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Professor Profile: Loni Philip Tabb, Assistant Professor Biostatistics

Professor Loni Philip Tabb

November 18, 2016


Being a supermodel. I’d see Iman—all these women – and I’d say I want to do what they do. They looked so confident. That was my childhood ambition.


I was a YMCA camp counselor. It was so fun – my first job at age 14.


My parents. They’re immigrants. Came to this country with nothing. Mom is from St. Vincent and the Grenadines, and Dad is from Grenada. I was born here in Philadelphia at Pennsylvania Hospital….


My proudest moment would have to be obtaining my PhD… In my family on my mother’s or father’s side, all of my cousins are first generation college graduates. So when I got my bachelor’s and my masters that was one thing, but PhD was uncharted territory. My parents were there when I defended my thesis… My thesis was “Building Complex Models for Complex Data.” It was applied to environmental as well as health and social disparities.


I’m too short for modeling, and too tall for gymnastics… I was getting my training in math I knew that teaching would be an obvious choice because I liked to explain to people very complicated, quantitative things. In public health I can use my quantitative skills to address issues I see on a day-to-day basis, in my family, with respect to violence – or cardiovascular disease. Public health incorporates all those things and I felt that I could use my math and my statistical training to contribute to addressing these issues.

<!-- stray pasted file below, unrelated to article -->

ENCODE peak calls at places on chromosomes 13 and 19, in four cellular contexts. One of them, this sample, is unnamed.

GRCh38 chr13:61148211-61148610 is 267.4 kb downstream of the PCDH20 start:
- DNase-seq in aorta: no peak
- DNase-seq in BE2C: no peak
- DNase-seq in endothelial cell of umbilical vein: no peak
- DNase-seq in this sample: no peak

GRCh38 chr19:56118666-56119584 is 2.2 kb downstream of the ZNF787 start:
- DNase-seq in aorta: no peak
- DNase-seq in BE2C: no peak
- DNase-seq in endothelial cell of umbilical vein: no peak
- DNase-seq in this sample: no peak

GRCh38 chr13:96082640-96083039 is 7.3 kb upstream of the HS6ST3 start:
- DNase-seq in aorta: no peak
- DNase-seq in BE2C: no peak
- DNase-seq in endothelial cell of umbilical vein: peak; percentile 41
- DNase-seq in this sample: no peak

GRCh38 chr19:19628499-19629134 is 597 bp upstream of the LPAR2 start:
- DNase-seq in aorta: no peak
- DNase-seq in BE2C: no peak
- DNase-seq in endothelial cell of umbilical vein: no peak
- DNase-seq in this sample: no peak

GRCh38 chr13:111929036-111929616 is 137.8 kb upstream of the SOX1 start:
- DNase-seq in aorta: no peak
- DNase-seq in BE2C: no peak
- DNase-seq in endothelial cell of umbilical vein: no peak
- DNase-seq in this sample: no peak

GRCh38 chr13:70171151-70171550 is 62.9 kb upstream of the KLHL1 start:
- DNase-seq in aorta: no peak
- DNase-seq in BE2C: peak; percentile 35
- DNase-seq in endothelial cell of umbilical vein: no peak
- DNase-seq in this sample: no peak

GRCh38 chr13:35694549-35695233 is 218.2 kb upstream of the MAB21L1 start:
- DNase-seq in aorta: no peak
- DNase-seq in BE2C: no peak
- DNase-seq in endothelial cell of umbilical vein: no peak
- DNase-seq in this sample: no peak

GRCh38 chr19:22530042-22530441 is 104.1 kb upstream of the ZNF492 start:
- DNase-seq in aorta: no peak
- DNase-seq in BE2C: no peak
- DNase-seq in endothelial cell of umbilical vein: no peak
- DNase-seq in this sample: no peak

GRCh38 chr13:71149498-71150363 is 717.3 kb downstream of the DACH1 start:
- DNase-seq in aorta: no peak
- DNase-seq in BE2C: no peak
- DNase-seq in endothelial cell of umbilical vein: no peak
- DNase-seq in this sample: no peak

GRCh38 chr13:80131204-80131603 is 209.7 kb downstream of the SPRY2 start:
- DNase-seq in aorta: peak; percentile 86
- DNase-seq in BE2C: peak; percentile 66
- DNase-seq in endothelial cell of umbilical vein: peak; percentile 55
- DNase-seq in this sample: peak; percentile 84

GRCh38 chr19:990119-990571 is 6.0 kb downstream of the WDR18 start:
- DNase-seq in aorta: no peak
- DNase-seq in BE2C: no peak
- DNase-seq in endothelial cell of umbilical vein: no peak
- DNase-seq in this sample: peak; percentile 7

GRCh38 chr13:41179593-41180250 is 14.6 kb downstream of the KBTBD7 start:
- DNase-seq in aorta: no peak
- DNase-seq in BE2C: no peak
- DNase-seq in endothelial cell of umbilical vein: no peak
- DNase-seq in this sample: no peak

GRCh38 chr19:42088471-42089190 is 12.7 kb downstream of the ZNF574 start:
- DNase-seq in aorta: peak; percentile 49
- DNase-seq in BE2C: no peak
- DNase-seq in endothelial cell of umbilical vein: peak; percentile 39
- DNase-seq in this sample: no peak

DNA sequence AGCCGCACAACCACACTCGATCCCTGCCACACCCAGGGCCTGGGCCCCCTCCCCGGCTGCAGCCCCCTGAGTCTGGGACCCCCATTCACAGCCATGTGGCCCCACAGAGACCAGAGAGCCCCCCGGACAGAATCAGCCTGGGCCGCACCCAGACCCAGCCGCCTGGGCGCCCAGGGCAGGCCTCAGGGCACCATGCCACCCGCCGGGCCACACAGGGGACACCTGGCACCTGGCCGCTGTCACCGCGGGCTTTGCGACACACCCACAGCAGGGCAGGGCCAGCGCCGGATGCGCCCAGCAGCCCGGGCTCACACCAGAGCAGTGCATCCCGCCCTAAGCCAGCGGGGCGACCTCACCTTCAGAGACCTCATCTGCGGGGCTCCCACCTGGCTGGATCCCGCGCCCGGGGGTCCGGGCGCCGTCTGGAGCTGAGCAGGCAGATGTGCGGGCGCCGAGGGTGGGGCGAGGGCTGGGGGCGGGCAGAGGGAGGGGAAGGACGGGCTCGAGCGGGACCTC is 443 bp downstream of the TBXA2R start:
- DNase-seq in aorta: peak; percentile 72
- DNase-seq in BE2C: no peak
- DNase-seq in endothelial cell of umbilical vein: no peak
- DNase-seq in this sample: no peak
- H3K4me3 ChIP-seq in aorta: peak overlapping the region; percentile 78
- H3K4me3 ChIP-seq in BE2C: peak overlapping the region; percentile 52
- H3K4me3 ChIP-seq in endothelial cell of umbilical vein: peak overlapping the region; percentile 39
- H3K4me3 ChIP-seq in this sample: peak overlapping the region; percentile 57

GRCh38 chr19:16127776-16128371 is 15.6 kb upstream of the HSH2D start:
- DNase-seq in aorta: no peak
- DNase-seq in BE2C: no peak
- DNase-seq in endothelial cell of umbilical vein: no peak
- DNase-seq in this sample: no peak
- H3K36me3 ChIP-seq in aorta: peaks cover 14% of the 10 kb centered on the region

Spatial statistics and spatial epidemiology. Not only am I able to measure various things, like health and social disparities, so we can be more informed to know where to target interventions. A number is nice – but putting it into context of maps too – in terms of where people live, where they work, where people are – that’s my bread and butter.

“In order for us to tackle some of the most pressing issues that face our public’s health – we have to be very creative and consider unorthodox ways of addressing problems.”

Health is something that doesn’t operate in a black box. It is very fluid, in terms of the environment people are in. That’s why there is a stroke belt: there are certain things that are very specific to where those states are, the types of food, the air, the cultural norms… So using maps allows one to tell more of a complete story – instead of just numbers. People want to know: If I work here, live here, raise my family here, what’s going on around me? … What are the environmental factors in play in terms of where I am?